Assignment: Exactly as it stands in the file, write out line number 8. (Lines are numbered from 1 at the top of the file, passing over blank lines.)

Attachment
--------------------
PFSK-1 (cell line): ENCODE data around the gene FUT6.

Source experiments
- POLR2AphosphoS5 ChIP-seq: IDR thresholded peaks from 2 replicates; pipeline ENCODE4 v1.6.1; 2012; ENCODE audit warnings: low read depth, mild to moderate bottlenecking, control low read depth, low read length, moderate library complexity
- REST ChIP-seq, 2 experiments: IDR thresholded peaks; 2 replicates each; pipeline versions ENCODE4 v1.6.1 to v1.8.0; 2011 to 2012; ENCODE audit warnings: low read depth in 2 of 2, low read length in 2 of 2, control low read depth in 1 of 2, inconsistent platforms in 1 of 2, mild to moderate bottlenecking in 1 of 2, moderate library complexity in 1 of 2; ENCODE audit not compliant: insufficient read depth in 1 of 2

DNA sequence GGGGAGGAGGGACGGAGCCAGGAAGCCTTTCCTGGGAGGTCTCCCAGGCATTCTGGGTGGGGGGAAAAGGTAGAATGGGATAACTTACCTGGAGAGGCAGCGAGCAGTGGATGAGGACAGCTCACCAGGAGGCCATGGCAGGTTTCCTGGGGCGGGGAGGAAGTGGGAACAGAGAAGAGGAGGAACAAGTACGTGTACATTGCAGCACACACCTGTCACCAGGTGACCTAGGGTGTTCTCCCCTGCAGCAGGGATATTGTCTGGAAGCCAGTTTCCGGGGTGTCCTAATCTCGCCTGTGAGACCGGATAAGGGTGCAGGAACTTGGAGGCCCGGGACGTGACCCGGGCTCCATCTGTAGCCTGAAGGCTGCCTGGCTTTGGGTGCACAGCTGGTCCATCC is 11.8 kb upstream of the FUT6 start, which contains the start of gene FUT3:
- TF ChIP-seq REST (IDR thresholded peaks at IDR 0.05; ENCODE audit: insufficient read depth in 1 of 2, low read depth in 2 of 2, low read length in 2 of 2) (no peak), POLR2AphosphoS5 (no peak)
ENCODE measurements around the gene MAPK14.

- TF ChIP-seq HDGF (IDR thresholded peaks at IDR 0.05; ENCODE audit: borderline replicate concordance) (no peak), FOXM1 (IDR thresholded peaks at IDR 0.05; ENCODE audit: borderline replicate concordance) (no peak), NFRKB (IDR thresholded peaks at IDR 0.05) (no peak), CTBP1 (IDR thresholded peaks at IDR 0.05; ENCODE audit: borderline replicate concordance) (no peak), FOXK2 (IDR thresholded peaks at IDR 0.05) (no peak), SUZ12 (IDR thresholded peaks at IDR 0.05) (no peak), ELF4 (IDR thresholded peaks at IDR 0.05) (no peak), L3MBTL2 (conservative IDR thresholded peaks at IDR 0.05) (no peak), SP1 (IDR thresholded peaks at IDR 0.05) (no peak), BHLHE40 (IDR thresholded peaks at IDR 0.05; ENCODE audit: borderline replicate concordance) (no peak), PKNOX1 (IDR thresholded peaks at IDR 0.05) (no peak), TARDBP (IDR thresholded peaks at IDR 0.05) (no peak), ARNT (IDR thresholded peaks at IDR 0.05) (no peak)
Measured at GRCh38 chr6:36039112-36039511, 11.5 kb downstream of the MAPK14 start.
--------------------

- TF ChIP-seq HDGF (IDR thresholded peaks at IDR 0.05; ENCODE audit: borderline replicate concordance) (no peak), FOXM1 (IDR thresholded peaks at IDR 0.05; ENCODE audit: borderline replicate concordance) (no peak), NFRKB (IDR thresholded peaks at IDR 0.05) (no peak), CTBP1 (IDR thresholded peaks at IDR 0.05; ENCODE audit: borderline replicate concordance) (no peak), FOXK2 (IDR thresholded peaks at IDR 0.05) (no peak), SUZ12 (IDR thresholded peaks at IDR 0.05) (no peak), ELF4 (IDR thresholded peaks at IDR 0.05) (no peak), L3MBTL2 (conservative IDR thresholded peaks at IDR 0.05) (no peak), SP1 (IDR thresholded peaks at IDR 0.05) (no peak), BHLHE40 (IDR thresholded peaks at IDR 0.05; ENCODE audit: borderline replicate concordance) (no peak), PKNOX1 (IDR thresholded peaks at IDR 0.05) (no peak), TARDBP (IDR thresholded peaks at IDR 0.05) (no peak), ARNT (IDR thresholded peaks at IDR 0.05) (no peak)